Balfour Agreement, BP, Valdez, Horizon and their Israel connections PDF  | Print |  E-mail
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Tuesday, 06 July 2010 10:52
Balfour Agreement, BP, Valdez, Horizon and their Israel connections - Bill Koenig

The Anglo-Persian Oil Company and the Balfour Agreement

The Anglo-Persian oil company that became British Petroleum in 1954, pressured the League of Nations and the British government to back off on their commitment to the Balfour agreement; thus, Israel received approximately twelve percent of the land intended for them.

At the time of the Balfour Agreement (1917), the saying was "the sun never sets on the British empire" because they had control of so much land worldwide. Today, the British have lost control of approximately the same percentage of land that they reneged on in the Balfour agreement.


The Exxon Valdez and the Israel connection

The Exxon Valdez accident happened less than 48 hours after George H.W. Bush and James Baker's staff opened talks with the Palestinians on March 22, 1989. The Valdez accident began to develop late the night of March 23 with the first spill at 12:05 a.m. on March 24.



On March 21, 1989: U.S. Secretary of State James A. Baker concludes that Israel may have to negotiate directly with the PLO

Secretary of State James A. Baker III, attempting to soften the impact of his conclusion that Israel eventually may have to negotiate directly with the Palestine Liberation Organization, Tuesday reaffirmed the Bush Administration's opposition to the creation of an independent Palestinian state.

"It is the policy of the United States that we do not support an independent Palestinian state," Baker told a House panel. His statement was intended to reassure Israeli Prime Minister Yitzhak Shamir, who has vowed that his government will never relinquish control over the West Bank and Gaza Strip territories that Israel occupied during the Arab-Israeli war of 1967. (Los Angeles Times)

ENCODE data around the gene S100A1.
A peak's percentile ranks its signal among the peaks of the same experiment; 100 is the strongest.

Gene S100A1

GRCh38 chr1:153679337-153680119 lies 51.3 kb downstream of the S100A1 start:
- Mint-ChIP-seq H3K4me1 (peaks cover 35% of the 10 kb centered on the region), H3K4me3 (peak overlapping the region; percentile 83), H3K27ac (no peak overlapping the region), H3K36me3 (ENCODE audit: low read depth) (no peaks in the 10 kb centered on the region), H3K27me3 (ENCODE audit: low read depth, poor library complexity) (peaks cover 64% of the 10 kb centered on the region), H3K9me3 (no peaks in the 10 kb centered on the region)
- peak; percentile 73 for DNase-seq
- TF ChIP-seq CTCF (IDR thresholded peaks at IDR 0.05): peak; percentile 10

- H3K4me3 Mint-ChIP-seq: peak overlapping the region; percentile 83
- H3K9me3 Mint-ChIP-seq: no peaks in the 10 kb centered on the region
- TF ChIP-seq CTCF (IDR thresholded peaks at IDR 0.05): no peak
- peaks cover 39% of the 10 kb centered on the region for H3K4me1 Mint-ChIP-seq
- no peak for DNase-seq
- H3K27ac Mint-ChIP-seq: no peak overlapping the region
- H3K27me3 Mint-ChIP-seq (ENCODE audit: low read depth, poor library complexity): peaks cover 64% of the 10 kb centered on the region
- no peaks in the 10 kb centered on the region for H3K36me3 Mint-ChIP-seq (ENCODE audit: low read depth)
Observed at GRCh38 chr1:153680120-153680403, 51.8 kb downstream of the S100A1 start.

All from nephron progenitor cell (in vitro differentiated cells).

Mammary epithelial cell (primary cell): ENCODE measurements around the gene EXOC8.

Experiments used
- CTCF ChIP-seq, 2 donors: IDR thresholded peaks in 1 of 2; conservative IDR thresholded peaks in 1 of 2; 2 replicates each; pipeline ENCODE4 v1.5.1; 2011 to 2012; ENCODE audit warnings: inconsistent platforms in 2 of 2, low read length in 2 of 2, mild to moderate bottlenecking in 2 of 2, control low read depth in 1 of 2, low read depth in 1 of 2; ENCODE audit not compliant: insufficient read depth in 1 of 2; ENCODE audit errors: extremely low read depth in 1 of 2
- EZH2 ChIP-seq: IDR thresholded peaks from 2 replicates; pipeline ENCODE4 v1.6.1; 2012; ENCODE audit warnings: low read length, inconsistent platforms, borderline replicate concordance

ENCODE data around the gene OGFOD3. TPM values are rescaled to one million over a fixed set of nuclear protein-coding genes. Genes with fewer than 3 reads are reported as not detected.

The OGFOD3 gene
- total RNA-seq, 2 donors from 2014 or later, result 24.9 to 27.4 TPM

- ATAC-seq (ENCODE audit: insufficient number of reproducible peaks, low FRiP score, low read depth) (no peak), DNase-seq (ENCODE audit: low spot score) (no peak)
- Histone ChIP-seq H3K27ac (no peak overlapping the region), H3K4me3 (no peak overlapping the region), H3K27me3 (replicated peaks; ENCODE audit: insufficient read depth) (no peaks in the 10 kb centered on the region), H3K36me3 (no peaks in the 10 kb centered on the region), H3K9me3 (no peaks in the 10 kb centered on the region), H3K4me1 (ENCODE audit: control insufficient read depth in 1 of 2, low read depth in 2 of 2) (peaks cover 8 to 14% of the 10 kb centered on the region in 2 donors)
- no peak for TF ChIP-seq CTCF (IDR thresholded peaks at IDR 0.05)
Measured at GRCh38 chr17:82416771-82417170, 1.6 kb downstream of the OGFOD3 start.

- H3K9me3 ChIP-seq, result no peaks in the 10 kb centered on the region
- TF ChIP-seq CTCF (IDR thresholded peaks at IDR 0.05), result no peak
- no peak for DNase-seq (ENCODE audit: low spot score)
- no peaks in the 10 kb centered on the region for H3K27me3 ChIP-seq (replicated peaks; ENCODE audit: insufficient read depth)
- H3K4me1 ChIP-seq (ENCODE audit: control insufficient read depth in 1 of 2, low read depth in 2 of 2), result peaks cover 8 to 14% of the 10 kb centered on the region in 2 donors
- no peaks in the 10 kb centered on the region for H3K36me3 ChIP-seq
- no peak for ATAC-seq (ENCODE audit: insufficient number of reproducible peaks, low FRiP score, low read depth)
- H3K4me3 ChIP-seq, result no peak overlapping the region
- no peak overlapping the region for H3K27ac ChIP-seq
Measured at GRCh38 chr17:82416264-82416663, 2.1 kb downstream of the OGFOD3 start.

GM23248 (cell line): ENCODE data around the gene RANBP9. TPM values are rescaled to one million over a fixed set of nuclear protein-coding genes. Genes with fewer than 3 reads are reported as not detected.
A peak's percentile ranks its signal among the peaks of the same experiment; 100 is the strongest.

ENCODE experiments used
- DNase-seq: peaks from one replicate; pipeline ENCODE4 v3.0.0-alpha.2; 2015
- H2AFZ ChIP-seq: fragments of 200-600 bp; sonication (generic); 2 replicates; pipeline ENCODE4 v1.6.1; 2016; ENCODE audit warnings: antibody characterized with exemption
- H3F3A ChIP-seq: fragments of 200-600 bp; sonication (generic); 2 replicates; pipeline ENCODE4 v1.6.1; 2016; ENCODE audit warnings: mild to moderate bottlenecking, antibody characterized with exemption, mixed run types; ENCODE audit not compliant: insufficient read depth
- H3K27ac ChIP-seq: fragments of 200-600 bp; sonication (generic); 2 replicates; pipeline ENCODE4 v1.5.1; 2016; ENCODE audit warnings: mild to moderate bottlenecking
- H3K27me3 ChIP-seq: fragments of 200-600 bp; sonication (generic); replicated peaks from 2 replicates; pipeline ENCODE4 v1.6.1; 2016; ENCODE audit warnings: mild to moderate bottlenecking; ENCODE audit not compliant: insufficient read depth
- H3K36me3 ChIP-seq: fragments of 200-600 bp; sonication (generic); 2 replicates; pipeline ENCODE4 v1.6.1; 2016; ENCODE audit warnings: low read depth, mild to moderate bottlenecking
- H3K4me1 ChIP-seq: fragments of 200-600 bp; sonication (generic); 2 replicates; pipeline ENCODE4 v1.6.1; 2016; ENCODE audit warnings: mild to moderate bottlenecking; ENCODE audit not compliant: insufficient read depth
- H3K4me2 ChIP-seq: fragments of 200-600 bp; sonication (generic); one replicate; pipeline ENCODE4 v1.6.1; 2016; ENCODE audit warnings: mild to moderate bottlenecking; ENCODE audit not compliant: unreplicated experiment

March 23-24, 1989: Exxon Valdez Accident

Exxon Valdez left the Valdez oil terminal in Alaska at 9:13 pm on March 23, 1989 bound for Long Beach, California. A harbor pilot guided the ship through the Valdez Narrows before leaving the ship and returning control to Joseph Jeffrey Hazelwood, the ship's master. The ship maneuvered out of the shipping lane to avoid icebergs. Following the maneuver and sometime after 11 pm, he left Third Mate Gregory Cousins in charge of the wheel house and Able Seaman Robert Kagan at the helm, both of whom had not been given their mandatory 6 hours off duty before their 12-hour duty began. The ship was on autopilot, using the navigation system installed by the company that constructed the ship. The outbound shipping lane was covered with icebergs so the ship's captain, Hazelwood, got permission from the Coast Guard to go out through the inbound lane. The ship struck Bligh Reef at around 12:04 am March 24, 1989.

Beginning three days after the vessel grounded (March 27), a storm pushed large quantities of fresh oil on to the rocky shores of many of the beaches in the Knight Island chain.

The result was the largest oil spill in US history: 11 million gallons covering 11,000 square miles, including 1,300 miles of pristine shoreline. The spill devastated the local economy as well as the environment. Estimated losses in the sport fishing industry alone were almost $600 million over the two years following the accident. Within days an estimated 250,000 seabirds perished, along with thousands of otters and seals. Despite billions of dollars in cleanup, the environmental effects of the spill still linger. Much of the oil seeped below the surface of affected beaches, decaying at a rate of about three to four percent per year. Animals that dig in the sand for their food continue to be contaminated. (Wikipedia)

 

British Petroleum's (BP) Horizon Oil Spill Began on April 20

BP's Horizon spill in the Gulf of Mexico began on April 20 — at the very time Obama's team was pressuring Israel to restart talks. BP and the U.S. are still working to contain the oil spill, which is expected to be larger in size than Exxon Valdez.

The two largest oil spills in U.S. history corresponded to U.S. actions on Israel's covenant land and talks with the Palestinians. The spills have and will cause America to forgo more offshore exploration and become even more reliant on rogue nations for oil.

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Last Updated on Monday, 12 July 2010 15:25
 
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